LAST month I received a link to join a WhatsApp group with one simple question; are you tired of being asked to work for free?

I received this invitation in the same week that I had been asked to speak at an event in Glasgow, costing £100 per person to attend, for no fee. This wasn’t a coincidence. It is a weekly occurrence as a community organiser, freelancer and activist which is why Gabby Edlin and Seyi Akiwowo started connecting people via WhatsApp.

It appears to have either become the norm, or perhaps it has always been the norm, to ask people to share their knowledge, skills and experience for free or in return for “exposure”. A strange request given that without already holding a degree of exposure we would not be on their radar to approach.

The request usually goes something along the lines of this; “We’d love to share your amazing work in your field with our event attendees and think it would be a great way for you to showcase your work/your organisation.”

More often than not completely avoiding the mention of fees or the reason why it would be of any tangible benefit to the individual giving up their time for the event and its preparation. A blatant disregard of the persons time equalling money and as Anna Whitehouse, AKA MotherPukka recently put it “If I do a job in 30 minutes, it’s because I spent 10 years learning how to do it in 30 minutes. You owe me for the years, not the minutes.”

There are of course exceptions to this. Be it a charity approach, working with students and young people or simply a desire to be involved with the proposed event or activity.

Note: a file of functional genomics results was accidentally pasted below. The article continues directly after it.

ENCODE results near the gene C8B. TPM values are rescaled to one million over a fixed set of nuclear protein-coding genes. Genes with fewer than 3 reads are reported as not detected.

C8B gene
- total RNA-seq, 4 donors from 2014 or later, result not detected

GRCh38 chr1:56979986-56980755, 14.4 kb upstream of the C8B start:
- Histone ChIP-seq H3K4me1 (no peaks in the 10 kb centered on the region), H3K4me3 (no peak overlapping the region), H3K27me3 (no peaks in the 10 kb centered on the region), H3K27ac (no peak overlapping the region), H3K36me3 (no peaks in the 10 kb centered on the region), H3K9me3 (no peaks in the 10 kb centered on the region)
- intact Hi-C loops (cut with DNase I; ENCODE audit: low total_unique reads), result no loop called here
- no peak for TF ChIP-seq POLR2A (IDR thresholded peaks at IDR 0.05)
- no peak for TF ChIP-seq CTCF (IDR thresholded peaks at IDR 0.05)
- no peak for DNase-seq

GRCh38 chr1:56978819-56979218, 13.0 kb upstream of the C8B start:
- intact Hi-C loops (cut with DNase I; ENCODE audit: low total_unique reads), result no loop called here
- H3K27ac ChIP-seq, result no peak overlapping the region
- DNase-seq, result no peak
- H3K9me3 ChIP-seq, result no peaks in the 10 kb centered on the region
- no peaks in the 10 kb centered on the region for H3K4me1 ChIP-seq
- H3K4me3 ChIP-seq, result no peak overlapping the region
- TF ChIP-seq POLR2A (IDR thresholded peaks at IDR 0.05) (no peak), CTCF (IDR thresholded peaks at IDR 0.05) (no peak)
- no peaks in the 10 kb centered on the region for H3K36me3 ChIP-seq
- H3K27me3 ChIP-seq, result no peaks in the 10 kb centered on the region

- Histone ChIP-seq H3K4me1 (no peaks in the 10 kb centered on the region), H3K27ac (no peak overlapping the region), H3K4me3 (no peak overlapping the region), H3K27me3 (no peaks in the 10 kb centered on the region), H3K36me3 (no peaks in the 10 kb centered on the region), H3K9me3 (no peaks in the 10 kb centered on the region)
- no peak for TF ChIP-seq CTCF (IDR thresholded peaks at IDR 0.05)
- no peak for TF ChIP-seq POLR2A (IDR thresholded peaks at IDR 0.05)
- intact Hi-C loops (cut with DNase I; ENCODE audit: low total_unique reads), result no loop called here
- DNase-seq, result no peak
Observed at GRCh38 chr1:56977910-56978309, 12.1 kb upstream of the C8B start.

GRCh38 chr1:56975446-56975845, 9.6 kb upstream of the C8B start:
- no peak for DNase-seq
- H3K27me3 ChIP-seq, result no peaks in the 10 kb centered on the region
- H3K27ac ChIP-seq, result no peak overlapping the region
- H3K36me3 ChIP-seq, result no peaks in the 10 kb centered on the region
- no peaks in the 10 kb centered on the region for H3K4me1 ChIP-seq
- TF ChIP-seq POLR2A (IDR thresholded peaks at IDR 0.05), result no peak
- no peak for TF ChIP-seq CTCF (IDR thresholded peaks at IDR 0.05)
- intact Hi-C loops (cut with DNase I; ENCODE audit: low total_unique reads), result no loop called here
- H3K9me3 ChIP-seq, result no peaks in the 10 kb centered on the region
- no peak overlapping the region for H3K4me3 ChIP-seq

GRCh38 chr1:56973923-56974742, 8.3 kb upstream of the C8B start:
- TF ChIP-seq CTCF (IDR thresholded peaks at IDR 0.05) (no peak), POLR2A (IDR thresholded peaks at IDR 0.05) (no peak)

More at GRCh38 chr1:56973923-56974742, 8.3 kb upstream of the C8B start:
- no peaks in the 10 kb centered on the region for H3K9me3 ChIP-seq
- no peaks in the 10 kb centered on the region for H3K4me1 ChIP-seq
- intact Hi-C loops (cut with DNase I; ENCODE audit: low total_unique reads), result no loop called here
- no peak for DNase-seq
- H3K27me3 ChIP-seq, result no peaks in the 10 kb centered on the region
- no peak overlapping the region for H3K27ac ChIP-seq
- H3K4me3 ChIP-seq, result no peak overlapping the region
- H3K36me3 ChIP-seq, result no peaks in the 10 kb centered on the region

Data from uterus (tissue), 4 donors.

Every freelancer or activist I know gives free time to projects that do not have the budget for them. But if you are not a charity and if your event is ticketed, sponsored and/or funded then your speakers, panellists and experts should be too.

Prior to being a member of the very aptly named group, FU PAY M£, I may have sent an apologetic response to the aforementioned request. I may have even convinced myself that exposure and the opportunity to make connections with a new audience was enough.

However, in doing so I would not only be lying to myself but I would also be conforming to a system that prevents the systemic legislative change that is required to address pay disparity and equalise it. Only last year, women in Glasgow took part in what is believed to have been the UK’s biggest-ever equal pay strike and they won.

What damage do we do to those successes if we refuse to value our time and open up about money and fees?

Oftentimes I take the time to respond in full to these requests, to explain why the request is not good enough and how best to approach it in the future. Starting with the very simple explanation that Time = Money and progressing to how expecting your speakers to work for free results in audiences only hearing from people from a particular socio-economic background; one that is privileged enough to be able to give up their time in exchange for no money.

In the short time that I’ve been part of a group of women and non-binary people from all over the UK I’ve learned that Glasgow, along with most other cities, has a long way to go in terms of offering fair pay to people; especially when it comes to women, non-binary people, people of colour and other marginalised groups. We need individuals and organisations from across all sectors to openly discuss money, pay and opportunities before change will happen. And we need to get comfortable saying no or asking for what we deserve. We need to value our time, our organisations time and our hard-earned experience in the same way those asking us to work for free do theirs.

Whilst the FU PAY M£ WhatsApp group has been endlessly pinging notifications to and from people all over the UK, those within the group have been taking whatever steps they can to create spaces that people can share experiences and knowledge. There is now a Facebook group of the same name, a website – – and people across all platforms have started sharing stories of their successes and frustrations in engaging people in conversations about valuing their time and experience.